By Aaron Rourke (Melbourne, Australia)


A rollicking period adventure that eventually transforms into something more ruminative, Sanada Ten Braves manages to juggle our emotions with confident ease, guided by an experienced film-maker who is in very good form indeed.

Set near the end of the Sengoku period (1467 – 1603), we see not only how renowned samurai warrior Yukimura Sanada (Masaya Kato) has achieved almost mythic status as a brilliant strategist, but also the way in which his ten braves are recruited. Starting with Sasuke Sarutobi (Kankuro Nakamura), each soldier is brought on board for their particular set of skills, largely used for nefarious means or merely just to survive.

This band of misfits start to get a reputation of their own, and before long they, along with their famous leader, are invited to appear before the Toyotomi clan, who are about to be targeted by the Tokugawa Shogunate, who have already toppled a number of other regional kingdoms. With the Sanada Ten Braves on board, the clan believe they have a chance of holding off the Shogunate’s considerable forces.

What the Toyotomi clan are unaware of is that Sanada isn’t quite the military mind they think he is, and in fact he receives his carefully constructed plans from Sasuke and his close colleague Saizo Kirigakure (Tori Matsuzaka), hilariously delivered via a device made by Sasuke. If ever this secret was uncovered, the group’s stature, along with their profitable workload, would disappear.

Saizo has problems of his own, always watching his back for the ninja collective he abandoned in order to join the Braves. Most aggrieved is Hotaru (Yuko Oshima), a talented female assassin who harboured feelings for Saizo.

As the battle with Tokugawa plays out (known as the Siege of Osaka), each warrior starts to discover who they really are, and how this specific conflict is affecting them and their comrades, leading to a fiery, spectacular finale where the true impact of war is made clear to everyone.

Sanada Ten Braves begins as one kind of film, but clearly and concisely shifts tone and ground as its story moves on. Those expecting an elaborate action/adventure will have expectations initially met, with the early sections delivering exuberantly staged combat, extroverted characters, and lively comedy (the extended prologue is even shown in animated form). As the film progresses, the material changes shape and direction, introducing more dramatic elements, as well as a fascinating commentary on the truths and half-truths of war history, and how exaggerated some of it may actually be. The legends we study, and the real flesh-and-blood individuals who existed may be completely different figures altogether, embellished to either instil fear into an enemy faction or boost the pride of a vulnerable nation.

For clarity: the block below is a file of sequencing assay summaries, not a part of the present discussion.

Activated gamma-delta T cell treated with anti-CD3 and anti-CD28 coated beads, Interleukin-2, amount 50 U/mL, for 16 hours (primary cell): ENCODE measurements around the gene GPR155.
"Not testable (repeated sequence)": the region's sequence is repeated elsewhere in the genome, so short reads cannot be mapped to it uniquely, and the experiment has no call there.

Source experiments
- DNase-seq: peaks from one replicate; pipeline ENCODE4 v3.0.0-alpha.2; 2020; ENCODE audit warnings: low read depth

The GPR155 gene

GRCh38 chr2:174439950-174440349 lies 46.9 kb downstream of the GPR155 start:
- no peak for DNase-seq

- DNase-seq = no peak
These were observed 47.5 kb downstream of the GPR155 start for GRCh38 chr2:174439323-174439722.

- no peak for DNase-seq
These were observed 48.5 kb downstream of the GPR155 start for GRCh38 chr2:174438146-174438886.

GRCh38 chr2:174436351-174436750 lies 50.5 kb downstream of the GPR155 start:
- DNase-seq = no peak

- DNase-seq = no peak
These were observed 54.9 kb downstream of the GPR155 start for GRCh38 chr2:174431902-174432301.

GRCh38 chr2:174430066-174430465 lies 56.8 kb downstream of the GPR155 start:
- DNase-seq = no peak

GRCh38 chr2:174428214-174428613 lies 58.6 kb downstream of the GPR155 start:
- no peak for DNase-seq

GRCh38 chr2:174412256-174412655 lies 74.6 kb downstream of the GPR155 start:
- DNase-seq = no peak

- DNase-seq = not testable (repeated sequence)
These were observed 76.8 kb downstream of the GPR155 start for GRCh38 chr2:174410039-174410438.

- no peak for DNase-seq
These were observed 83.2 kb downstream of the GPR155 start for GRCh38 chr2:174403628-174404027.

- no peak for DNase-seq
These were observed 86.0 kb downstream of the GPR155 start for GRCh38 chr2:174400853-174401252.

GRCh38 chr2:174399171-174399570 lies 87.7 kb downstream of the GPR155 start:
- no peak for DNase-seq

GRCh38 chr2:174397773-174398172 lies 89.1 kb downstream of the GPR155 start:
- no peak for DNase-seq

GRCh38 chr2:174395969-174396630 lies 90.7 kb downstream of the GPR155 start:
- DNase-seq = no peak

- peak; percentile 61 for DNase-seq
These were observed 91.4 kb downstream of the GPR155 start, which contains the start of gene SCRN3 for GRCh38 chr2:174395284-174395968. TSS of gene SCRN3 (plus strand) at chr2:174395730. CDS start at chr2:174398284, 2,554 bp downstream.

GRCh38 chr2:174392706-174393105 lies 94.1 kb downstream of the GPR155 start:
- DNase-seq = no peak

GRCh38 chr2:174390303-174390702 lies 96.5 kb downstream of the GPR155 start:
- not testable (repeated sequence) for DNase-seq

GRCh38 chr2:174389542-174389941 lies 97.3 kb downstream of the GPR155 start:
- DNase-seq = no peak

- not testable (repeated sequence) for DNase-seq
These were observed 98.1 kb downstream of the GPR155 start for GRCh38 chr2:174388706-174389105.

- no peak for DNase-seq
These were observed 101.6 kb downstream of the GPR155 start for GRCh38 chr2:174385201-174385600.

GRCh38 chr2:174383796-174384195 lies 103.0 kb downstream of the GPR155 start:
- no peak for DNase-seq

This change may catch some movie-goers off-guard, but for those who remain on its retuned wavelength, will be treated to a film that offers more substance than may have first appeared. Openly introducing war as a comic book fantasy for young males, who relish the grandiose exploits of indestructible warriors that have been written or drawn in larger-than-life fashion, plays to the modern norm, but an intelligent subversion of that attitude gradually pervades what we are watching onscreen. The boys’ own adventure mentality starts to disappear, and a mournful sense of consequence takes over. This ensures that the inevitable finale battle is genuinely enthralling and emotionally satisfying.

Performances are well modulated, keeping in touch with the slowly changing material. Nakamura is a suitable bundle of energy as Sasuke, a self-assured con-man who not only has managed to bring all these disparate people together, but made them believe they are better than what society deems them to be. His almost father-son relationship with Sanada is also well-handled. Matsuzaka is a nice foil for Nakamura, presenting a more taciturn persona that is always trying to keep his enthusiastic colleague on track. Kato perfectly balances Sanada’s warrior charade with the responsibility he feels towards his young soldiers, and never allows his character to appear imbecilic or vain.

The screenplay by Tetsuya Suzuki, adapted from the stage play by Nozomi Makino (which in turn is based on the novel Sanada Sandaiki), gives each character a chance to make an impression, while examining the turmoil going on around them. Director Yukihiko Tsutsumi then effectively weaves all these various people, conflicts, and tones together with consummate skill, beautifully connecting material that could have easily become chaotic and fractured. Tsutsumi has built up an eclectic body of work, and has remained an intriguing film-maker because of his willingness to choose varied projects. Some of his films include the 20th Century Boys trilogy, Initiation Love, Eight Ranger 1 and 2, 2LDK, and Memories Of Tomorrow, starring Ken Watanabe and seemingly inspiring the Julianne Moore drama Still Alice.

Production values are first-rate, and the fight choreography is always convincingly staged and crafted.

The one main quibble I have is with a particular sub-plot that is introduced early on, unfortunately telegraphing its obvious destination. For anyone that has seen a certain Oscar-winning film from the 1970’s, this one story thread will seem familiar and predictable.

Sanada Ten Braves belies its stage origins (Tsutsumi, Nakamura, and Matsuzaka all worked on the play) with a cinematically stylish rendering, bringing its story to the big screen with passion and care. Tsutsumi organically transforms the material from one medium to another, providing audiences with large scale entertainment that thankfully never forgets the characters who are running amongst these enormous sets and locales.

Rating: 4/5


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